All his intellectual life through he felt his foundations slipping away from under him. What wonder that with these hesitations added to his cautious, critical, sceptical, diffident nature the erection of a large and heavy superstructure did not appeal to him. Edgeworth knew that he was skating on thin ice; and as life went on his love of skating and his distrust of the ice increased, by a malicious fate, pari passu. He is like one who seeks to avert the evil eye by looking sideways, to escape the censure of fate by euphemism, calling the treacherous sea Euxine and the unfriendly guardians of truth the kindly ones.
Edgeworth seldom looked the reader or interlocutor straight in the face; he is allusive, obscure, and devious as one who would slip by unnoticed, hurrying on if stopped by another traveller B, pp. Keynes frequently see, for example, , pp. It attempts to impose on material a kind of precise order that the material itself does not possess.
As pointed out above, extreme orderliness is an expression of both anal erotism and sadism. It expresses both a desire to exercise sadistic control over ideas, events and objects and a reaction-formation against a component of anal erotism. Speaking of this "obsession for order," Karl Abraham , p.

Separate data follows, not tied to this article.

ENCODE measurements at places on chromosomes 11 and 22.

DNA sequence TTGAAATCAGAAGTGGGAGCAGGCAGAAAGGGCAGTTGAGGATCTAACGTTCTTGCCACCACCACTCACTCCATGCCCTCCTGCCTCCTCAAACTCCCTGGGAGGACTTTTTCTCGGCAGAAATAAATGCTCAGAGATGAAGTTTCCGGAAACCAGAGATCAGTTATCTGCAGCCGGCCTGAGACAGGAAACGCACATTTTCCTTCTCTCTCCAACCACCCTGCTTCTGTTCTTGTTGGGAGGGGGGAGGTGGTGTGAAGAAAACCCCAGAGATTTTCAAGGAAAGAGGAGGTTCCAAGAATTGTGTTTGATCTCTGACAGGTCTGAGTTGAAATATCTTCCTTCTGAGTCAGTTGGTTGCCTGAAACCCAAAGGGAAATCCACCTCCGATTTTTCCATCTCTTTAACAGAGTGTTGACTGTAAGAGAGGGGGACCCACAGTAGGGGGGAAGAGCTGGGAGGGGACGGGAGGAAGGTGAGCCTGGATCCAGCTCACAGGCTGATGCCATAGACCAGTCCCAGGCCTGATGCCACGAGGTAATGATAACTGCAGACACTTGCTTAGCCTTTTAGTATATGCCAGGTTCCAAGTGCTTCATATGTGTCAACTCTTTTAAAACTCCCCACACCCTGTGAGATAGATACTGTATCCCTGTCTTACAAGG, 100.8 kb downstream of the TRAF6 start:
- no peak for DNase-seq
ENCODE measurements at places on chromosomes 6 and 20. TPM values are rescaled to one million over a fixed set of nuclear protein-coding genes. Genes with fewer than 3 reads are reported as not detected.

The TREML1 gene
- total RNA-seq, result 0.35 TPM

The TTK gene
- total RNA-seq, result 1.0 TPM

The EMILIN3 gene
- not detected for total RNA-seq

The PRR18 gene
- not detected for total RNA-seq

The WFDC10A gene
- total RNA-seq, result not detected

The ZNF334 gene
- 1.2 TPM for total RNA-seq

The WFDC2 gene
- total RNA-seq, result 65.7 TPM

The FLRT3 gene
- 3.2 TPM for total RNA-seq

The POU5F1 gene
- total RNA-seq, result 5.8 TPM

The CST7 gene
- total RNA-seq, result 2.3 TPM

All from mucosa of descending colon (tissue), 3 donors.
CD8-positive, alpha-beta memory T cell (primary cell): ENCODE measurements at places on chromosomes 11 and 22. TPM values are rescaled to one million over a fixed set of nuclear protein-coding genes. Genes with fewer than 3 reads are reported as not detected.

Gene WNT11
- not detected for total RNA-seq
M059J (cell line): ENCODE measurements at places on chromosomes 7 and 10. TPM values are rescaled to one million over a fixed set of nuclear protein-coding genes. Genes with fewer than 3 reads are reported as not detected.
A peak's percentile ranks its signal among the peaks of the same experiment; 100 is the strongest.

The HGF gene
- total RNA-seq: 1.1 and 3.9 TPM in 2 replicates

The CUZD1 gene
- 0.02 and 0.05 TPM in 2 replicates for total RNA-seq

In his essay on Marshall, he claims that those with a tendency to extreme orderliness often find the methods which are appropriate in economics "overwhelmingly difficult". The amalgam of logic and intuition and the wide knowledge of the facts, most of which are not precise, which is required for economic interpretation in its highest form, is, quite truly, overwhelmingly difficult for those whose gift mainly consists in the power to imagine and pursue to their furthest points the implications and prior conditions of comparatively simple facts which are known with a high degree of precision.
For example, in some correspondence with Roy Harrod about this method C, pp. Keynes makes similar claims about orthodox economic doctrines. He claims, for example, that there is a parallelism between the role given to sexual love in Darwinism and the role give to the love of money in economic laissez-faire. The "individualists", who, of course, obstinately and vehemently oppose any and all interference in money-making activities, are said to give "the love of money, acting through the pursuit of profit" the same role in bringing about "the production on the greatest possible scale of what is most strongly desired as measured by exchange value" that Darwin gives "sexual love, acting through sexual selection", in directing "evolution along lines which should be desirable as well as effective A, p.
In the original galleys of a reply to Dennis Robertson's Economic Journal review of the Treatise, Keynes explicitly connects this argument to psychoanalysis. In the last paragraph of his review , pp. In his reply, Keynes claims that the policy is indeed an expression of sadism, though of sadistic puritanism rather than barbarism, and that its explanation is found in psychoanalysis rather than economic analysis. Mr Robertson's last paragraph of all — yes! But at this point psycho-analysis must take charge and economic analysis withdraw discreetly.